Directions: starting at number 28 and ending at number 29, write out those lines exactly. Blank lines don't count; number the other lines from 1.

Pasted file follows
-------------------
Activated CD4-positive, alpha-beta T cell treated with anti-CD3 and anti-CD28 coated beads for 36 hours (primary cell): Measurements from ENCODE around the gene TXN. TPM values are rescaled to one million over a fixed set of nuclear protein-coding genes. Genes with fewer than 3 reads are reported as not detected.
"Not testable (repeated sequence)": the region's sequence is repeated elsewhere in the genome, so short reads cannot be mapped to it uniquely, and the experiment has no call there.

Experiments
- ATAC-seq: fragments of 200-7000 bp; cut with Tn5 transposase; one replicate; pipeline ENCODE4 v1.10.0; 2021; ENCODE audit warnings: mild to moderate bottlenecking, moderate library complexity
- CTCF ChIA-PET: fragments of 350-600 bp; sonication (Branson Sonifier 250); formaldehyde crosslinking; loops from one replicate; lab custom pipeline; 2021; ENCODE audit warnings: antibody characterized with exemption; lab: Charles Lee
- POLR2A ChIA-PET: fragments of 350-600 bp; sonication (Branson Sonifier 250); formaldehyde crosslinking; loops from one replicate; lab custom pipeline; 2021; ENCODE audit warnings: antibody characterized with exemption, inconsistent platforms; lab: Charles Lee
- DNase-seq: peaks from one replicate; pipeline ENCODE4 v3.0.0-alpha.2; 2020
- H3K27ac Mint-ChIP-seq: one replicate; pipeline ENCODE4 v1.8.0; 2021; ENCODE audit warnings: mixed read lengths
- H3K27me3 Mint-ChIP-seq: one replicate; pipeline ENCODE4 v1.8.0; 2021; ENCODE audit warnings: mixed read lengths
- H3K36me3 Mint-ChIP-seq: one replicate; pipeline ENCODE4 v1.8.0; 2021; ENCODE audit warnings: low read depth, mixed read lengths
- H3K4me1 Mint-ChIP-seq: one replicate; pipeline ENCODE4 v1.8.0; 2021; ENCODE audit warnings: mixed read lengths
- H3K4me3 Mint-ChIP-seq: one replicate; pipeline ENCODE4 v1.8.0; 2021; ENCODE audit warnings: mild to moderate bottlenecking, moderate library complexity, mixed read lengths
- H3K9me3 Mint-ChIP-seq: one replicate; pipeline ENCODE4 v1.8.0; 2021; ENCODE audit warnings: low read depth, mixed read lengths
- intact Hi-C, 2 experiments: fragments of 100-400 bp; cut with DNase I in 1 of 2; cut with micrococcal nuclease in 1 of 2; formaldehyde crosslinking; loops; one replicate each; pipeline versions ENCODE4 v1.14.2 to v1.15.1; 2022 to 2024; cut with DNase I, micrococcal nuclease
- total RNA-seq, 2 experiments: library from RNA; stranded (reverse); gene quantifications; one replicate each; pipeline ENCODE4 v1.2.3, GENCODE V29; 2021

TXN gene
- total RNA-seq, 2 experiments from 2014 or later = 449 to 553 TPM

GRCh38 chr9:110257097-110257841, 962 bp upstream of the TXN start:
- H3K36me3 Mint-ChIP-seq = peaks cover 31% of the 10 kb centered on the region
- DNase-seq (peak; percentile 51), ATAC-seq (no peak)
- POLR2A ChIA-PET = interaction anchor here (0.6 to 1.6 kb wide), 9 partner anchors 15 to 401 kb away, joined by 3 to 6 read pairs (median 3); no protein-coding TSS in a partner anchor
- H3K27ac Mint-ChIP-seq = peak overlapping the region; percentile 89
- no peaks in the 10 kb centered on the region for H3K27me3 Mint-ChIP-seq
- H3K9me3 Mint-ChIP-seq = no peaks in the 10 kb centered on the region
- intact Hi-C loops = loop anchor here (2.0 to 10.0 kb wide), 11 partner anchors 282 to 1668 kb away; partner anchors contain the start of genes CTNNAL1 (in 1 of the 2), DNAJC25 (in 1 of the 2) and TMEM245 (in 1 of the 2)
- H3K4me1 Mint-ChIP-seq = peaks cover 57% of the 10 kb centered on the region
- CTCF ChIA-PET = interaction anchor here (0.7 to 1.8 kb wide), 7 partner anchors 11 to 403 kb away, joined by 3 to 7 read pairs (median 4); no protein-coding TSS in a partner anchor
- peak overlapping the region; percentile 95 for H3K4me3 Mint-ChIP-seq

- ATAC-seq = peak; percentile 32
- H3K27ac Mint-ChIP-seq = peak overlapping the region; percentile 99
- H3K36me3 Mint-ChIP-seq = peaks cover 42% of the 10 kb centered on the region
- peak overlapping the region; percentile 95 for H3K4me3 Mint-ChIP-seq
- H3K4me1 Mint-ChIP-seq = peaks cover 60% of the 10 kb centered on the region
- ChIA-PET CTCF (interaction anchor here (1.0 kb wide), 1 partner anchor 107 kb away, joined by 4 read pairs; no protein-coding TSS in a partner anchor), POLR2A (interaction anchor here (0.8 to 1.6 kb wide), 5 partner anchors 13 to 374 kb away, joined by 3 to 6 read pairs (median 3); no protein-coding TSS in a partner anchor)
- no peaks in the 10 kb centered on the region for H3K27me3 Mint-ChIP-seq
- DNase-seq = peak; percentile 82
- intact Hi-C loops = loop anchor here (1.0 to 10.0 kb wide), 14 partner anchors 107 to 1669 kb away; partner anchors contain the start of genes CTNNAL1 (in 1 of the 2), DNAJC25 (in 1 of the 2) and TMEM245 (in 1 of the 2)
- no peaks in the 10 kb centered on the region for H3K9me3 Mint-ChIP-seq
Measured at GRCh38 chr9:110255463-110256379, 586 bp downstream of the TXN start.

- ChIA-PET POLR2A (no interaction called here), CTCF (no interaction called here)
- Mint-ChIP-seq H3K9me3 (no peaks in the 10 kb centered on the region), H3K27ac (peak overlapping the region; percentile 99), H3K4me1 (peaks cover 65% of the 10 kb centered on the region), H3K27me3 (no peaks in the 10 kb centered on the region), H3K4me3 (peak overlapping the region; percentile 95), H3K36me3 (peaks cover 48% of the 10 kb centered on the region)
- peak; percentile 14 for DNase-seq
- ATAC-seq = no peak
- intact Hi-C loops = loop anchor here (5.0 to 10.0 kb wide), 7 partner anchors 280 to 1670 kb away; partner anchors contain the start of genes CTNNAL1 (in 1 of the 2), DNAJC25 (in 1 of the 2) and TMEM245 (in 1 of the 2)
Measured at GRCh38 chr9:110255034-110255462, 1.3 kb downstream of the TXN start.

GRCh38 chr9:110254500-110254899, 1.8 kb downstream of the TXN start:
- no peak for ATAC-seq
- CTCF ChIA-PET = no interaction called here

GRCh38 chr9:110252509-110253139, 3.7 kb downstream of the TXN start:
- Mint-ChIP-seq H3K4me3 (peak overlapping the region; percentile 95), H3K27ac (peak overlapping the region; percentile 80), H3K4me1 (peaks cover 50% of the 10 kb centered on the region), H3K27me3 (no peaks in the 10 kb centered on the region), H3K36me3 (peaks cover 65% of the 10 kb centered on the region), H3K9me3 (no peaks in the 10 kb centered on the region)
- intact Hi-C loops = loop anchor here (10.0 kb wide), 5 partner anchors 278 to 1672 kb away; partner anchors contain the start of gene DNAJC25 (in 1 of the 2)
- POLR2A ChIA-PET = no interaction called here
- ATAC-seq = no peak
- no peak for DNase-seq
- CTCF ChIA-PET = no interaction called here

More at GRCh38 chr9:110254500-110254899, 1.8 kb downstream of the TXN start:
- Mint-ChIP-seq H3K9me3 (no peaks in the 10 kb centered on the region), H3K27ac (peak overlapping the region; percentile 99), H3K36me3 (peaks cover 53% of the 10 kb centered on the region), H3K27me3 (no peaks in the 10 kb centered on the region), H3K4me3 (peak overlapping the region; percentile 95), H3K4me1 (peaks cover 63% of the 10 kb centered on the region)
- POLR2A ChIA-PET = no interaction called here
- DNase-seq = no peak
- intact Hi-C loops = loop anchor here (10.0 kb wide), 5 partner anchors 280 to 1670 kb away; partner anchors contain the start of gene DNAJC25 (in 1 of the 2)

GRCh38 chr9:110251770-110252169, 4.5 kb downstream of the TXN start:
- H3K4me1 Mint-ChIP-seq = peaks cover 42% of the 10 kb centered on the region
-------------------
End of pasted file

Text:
- peak overlapping the region; percentile 95 for H3K4me3 Mint-ChIP-seq

- ATAC-seq = peak; percentile 32